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34.3.2 Indexed Assignment Optimization

Octave’s ubiquitous lazily-copied pass-by-value semantics implies a problem for performance of user-defined subsasgn methods. Imagine a call to subsasgn:

  ss = substruct ("()",{1});
  x = subsasgn (x, ss, 1);

and the corresponding method looking like this:

  function x = subsasgn (x, ss, val)
    x.myfield (ss.subs{1}) = val;

The problem is that on entry to the subsasgn method, x is still referenced from the caller’s scope, which means that the method will first need to unshare (copy) x and x.myfield before performing the assignment. Upon completing the call, unless an error occurs, the result is immediately assigned to x in the caller’s scope, so that the previous value of x.myfield is forgotten. Hence, the Octave language implies a copy of N elements (N being the size of x.myfield), where modifying just a single element would actually suffice, i.e., degrades a constant-time operation to linear-time one. This may be a real problem for user classes that intrinsically store large arrays.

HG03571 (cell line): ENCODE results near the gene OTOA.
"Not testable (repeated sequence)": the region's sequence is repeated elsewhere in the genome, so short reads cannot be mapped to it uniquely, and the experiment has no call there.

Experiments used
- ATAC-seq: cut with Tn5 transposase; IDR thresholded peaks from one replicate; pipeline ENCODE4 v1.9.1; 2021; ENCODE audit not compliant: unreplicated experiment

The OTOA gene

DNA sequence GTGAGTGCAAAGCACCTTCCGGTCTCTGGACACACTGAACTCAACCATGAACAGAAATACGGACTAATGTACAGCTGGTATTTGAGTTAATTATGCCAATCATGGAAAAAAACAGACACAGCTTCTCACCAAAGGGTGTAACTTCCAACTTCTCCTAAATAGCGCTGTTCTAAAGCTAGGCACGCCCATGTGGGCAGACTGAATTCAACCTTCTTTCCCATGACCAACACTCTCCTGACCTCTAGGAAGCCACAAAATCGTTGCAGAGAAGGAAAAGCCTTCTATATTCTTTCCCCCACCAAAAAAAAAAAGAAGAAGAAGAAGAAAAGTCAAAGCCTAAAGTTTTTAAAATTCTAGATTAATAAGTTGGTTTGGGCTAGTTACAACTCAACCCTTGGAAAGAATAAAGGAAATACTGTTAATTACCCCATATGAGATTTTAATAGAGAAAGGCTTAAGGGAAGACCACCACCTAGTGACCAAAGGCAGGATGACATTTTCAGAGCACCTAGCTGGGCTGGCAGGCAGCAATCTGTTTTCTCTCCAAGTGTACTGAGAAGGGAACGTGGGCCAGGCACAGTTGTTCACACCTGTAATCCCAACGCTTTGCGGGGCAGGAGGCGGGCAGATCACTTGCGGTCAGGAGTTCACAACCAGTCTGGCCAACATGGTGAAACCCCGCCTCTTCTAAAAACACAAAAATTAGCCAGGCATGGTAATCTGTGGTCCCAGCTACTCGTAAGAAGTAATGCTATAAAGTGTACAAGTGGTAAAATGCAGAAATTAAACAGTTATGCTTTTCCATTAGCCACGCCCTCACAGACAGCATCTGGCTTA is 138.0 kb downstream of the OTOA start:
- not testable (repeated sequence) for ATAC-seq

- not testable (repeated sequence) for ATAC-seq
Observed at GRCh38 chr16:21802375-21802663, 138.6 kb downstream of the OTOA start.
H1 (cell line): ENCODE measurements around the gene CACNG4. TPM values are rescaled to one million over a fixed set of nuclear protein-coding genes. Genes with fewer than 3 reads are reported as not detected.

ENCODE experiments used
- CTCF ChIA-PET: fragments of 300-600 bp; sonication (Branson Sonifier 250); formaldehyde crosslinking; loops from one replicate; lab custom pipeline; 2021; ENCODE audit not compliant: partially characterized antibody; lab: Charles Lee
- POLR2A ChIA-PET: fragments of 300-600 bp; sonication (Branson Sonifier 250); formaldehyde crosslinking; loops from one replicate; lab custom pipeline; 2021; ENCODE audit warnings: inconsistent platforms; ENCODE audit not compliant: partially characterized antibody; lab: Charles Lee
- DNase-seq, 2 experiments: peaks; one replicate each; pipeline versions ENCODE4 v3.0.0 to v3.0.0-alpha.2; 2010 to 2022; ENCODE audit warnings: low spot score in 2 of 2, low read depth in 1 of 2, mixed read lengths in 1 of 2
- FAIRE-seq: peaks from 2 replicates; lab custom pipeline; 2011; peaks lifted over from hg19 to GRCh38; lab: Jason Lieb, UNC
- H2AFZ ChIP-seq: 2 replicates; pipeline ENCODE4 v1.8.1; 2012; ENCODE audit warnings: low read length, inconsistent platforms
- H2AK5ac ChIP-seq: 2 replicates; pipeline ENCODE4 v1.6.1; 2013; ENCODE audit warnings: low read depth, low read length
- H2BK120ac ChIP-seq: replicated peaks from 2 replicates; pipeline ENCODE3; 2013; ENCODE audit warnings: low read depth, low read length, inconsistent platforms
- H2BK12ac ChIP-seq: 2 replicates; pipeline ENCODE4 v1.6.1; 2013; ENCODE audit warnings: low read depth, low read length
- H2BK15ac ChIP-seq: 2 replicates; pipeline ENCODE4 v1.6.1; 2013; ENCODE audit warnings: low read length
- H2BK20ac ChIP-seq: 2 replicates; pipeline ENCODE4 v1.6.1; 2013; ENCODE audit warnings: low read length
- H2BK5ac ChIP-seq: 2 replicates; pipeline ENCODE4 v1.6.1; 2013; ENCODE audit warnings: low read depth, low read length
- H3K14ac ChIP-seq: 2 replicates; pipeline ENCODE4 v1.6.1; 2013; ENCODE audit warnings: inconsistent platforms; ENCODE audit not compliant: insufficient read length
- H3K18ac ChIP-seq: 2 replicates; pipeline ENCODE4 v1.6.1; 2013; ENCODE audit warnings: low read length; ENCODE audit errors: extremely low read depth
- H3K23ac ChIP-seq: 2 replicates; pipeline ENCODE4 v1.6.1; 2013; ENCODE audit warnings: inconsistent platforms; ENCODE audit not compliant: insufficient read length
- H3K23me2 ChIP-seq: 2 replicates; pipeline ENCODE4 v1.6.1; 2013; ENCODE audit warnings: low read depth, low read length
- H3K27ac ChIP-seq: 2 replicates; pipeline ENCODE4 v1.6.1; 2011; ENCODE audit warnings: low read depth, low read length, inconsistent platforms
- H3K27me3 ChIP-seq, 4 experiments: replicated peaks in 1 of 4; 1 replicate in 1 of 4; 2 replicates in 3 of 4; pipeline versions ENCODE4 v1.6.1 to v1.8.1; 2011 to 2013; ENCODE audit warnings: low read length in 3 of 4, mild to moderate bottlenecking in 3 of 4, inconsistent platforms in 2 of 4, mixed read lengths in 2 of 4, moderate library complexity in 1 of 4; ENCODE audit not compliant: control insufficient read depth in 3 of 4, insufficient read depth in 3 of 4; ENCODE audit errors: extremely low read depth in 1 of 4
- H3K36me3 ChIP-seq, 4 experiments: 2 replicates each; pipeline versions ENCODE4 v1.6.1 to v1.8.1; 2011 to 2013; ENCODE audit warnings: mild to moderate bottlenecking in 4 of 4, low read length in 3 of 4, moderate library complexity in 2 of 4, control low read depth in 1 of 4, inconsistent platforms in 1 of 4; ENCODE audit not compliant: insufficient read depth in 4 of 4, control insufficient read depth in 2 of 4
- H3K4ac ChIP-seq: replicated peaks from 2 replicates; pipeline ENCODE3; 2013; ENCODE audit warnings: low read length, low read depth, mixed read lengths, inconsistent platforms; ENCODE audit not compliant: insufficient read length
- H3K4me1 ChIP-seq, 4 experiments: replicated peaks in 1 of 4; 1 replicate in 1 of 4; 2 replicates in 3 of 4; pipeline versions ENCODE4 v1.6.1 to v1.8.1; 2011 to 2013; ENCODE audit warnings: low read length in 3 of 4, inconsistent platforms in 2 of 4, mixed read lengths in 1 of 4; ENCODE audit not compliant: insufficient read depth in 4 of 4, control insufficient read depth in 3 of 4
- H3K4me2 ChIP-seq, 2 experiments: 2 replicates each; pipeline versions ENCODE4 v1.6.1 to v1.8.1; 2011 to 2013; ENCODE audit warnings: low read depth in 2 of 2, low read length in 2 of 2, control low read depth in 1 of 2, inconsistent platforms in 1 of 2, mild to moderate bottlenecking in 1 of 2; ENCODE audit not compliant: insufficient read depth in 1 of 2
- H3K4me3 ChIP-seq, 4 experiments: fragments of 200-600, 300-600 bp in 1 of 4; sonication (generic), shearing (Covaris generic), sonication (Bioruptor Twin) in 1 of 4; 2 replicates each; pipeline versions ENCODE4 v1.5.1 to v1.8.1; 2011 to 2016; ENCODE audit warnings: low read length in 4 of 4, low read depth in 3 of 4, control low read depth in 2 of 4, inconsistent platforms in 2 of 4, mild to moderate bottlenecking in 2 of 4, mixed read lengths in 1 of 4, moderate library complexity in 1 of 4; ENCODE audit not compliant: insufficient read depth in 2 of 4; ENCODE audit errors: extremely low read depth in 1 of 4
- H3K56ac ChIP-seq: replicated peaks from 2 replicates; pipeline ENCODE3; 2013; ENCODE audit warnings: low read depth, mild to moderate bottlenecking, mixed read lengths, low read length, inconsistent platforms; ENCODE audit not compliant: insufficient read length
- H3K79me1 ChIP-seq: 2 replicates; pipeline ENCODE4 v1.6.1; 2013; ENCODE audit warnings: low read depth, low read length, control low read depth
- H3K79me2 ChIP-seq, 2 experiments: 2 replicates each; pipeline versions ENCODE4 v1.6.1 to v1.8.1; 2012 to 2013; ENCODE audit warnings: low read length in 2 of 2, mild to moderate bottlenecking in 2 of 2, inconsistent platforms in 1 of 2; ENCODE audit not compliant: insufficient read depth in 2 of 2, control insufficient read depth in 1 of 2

To partially solve the problem, Octave uses a special optimization for user-defined subsasgn methods coded as m-files. When the method gets called as a result of the built-in assignment syntax (not direct subsasgn call as shown above), i.e.

  x(1) = 1;

AND if the subsasgn method is declared with identical input and output argument, like in the example above, then Octave will ignore the copy of x inside the caller’s scope; therefore, any changes made to x during the method execution will directly affect the caller’s copy as well. This allows, for instance, defining a polynomial class where modifying a single element takes constant time.

It is important to understand the implications that this optimization brings. Since no extra copy of x in the caller’s scope will exist, it is solely the callee’s responsibility to not leave x in an invalid state if an error occurs throughout the execution. Also, if the method partially changes x and then errors out, the changes will affect x in the caller’s scope. Deleting or completely replacing x inside subsasgn will not do anything, however, only indexed assignments matter.

Since this optimization may change the way code works (especially if badly written), a built-in variable optimize_subsasgn_calls is provided to control it. It is on by default. Another option to avoid the effect is to declare subsasgn methods with different output and input arguments, like this:

  function y = subsasgn (x, ss, val)

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